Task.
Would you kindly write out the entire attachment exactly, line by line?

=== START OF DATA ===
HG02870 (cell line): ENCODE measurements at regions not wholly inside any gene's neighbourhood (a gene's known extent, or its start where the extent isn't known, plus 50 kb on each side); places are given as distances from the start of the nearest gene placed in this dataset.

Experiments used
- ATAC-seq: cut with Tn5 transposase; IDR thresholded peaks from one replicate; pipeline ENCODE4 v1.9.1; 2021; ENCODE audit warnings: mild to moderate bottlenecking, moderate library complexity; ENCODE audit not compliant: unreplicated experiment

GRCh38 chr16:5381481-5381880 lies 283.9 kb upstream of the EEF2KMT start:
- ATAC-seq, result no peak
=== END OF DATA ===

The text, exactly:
HG02870 (cell line): ENCODE measurements at regions not wholly inside any gene's neighbourhood (a gene's known extent, or its start where the extent isn't known, plus 50 kb on each side); places are given as distances from the start of the nearest gene placed in this dataset.

Experiments used
- ATAC-seq: cut with Tn5 transposase; IDR thresholded peaks from one replicate; pipeline ENCODE4 v1.9.1; 2021; ENCODE audit warnings: mild to moderate bottlenecking, moderate library complexity; ENCODE audit not compliant: unreplicated experiment

GRCh38 chr16:5381481-5381880 lies 283.9 kb upstream of the EEF2KMT start:
- ATAC-seq, result no peak